University of Vermont
Department of Plant and Soil Science

Spring News Article
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PLANTING ASPARAGUS AND OTHER APRIL GARDENING TIPS

Leonard Perry, UVM Horticulturist
and Charlie Nardozzi, Horticulturist

Planting asparagus crowns, sowing seeds, and finishing pruning are some of the gardening activities for this month.
   
As soon as the soil thaws and is dry enough to work, plant bare-root asparagus crowns. Choose a spot in full sun for these long-lived perennials.  Set roots in a one-foot deep trench, then cover roots with a few inches of soil that has been amended with compost. Add more soil as the plants grow until the trench is full.
   
The first crops that can be sown in the ground once the soil has dried out enough are beets, carrots, lettuce, parsley, peas, radishes, spinach, and Swiss chard. Plan to make successive sowings every couple of weeks to prolong the harvest.
   
Once the soil reaches 45 degrees and is dried out enough to dig, it's time to plant peas. Choose a location in full sun and orient the rows north-south to take full advantage of the sunlight. Turn over the soil with a garden fork, or rototill if it's a new bed. Soak the seeds for a few hours or overnight (no longer or they may rot), and dust the seeds with an inoculant of nitrogen-fixing bacteria to help the roots take in more nitrogen. You can find this inoculant online or at many full service garden centers. Put up a trellis so the plants can climb.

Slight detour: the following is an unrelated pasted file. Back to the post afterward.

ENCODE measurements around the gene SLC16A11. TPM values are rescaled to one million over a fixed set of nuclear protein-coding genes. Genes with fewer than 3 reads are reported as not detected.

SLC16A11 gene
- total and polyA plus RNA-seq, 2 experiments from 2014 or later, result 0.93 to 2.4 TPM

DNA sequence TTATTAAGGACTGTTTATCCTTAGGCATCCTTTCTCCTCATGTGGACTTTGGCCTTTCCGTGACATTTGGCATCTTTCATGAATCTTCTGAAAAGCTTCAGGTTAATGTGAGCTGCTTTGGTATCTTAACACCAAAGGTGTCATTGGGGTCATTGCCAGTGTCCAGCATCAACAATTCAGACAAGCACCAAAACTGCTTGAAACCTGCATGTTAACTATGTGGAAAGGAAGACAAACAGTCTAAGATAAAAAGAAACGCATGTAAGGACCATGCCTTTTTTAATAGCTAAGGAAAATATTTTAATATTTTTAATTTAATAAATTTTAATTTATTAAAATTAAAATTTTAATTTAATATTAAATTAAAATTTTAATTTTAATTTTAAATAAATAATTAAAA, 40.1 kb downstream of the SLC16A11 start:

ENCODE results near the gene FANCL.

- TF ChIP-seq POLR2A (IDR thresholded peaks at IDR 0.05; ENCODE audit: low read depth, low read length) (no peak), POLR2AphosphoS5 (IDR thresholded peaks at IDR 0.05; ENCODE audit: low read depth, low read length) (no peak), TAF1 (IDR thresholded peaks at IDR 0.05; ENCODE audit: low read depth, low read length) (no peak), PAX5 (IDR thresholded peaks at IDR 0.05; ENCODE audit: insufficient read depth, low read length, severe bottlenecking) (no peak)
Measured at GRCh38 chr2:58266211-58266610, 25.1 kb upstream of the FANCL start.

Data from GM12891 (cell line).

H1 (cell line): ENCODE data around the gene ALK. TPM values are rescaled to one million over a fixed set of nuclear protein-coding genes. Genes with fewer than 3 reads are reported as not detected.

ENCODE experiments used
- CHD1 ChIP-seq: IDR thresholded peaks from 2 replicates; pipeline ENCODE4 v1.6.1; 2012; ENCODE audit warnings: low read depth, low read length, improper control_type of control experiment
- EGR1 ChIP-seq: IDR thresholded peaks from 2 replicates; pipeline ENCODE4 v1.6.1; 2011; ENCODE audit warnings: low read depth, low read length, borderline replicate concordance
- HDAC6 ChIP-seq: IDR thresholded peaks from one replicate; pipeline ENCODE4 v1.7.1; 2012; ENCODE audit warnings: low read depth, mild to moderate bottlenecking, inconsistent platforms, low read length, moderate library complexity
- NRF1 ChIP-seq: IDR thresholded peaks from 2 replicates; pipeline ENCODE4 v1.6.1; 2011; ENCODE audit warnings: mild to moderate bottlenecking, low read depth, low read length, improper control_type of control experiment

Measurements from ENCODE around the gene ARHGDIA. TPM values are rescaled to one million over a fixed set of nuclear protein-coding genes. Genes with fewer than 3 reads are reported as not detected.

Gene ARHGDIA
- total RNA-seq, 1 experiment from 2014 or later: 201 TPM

If new shoots of your pear, apple, or hawthorn are blackened as though they were burned, that's a sign of fire blight disease. This bacterial disease, if severe, can eventually kill your trees. To control it, prune off infected areas several inches below the damage. Dip your pruners in a weak bleach solution between pruning cuts to avoid spreading the disease to other trees.
   
Don’t  prune spring-flowering plants such as lilacs and forsythia. The latter need to be pruned later this year, after they finish blooming. Prune evergreens just after they begin growth, usually in May, by using fingers to shorten the new soft growth called “candles”.  Wait to prune maples and birches until after they leaf out to prevent the sap “bleeding”.
   
Once the snow melts you may start to see damage from road salt. To help flush the salt from the soil, water the lawn near roads and walkways several times, especially during dry periods. This will help move the salt down into the subsoil. Once this salt is removed, then you can begin to prepare the thin spots in the lawn for reseeding.
   
Help the Earth by celebrating the 45th anniversary of Earth Day on April 22 (www.earthday.org).  Started by the Wisconsin senator Gaylord Nelson as a way of bringing attention to how people’s actions were endangering the planet, it is as important today as then.  Nearly 20 million Americans participated in the first Earth Day on April 22, 1970, which now has grown to over 22,000 organizations in 192 countries. To help them reach the goal of 2 billion “acts of green”, as a gardener you might plant trees, reduce energy consumption through less reliance on power equipment, or buy more locally-grown plants.
   
Other gardening activities for this month include getting your soil tested if you haven’t in recent years (kits are available from your local Extension office), cutting back ornamental grasses (about 6 to 12 inches high), tuning up lawn mowers and power equipment, cleaning and sharpening garden tools, and buying a bouquet of daffodils or tulips.
        
 (Charlie Nardozzi is a nationally known horticulturist, author, gardening consultant, and garden coach; gardeningwithcharlie.com).

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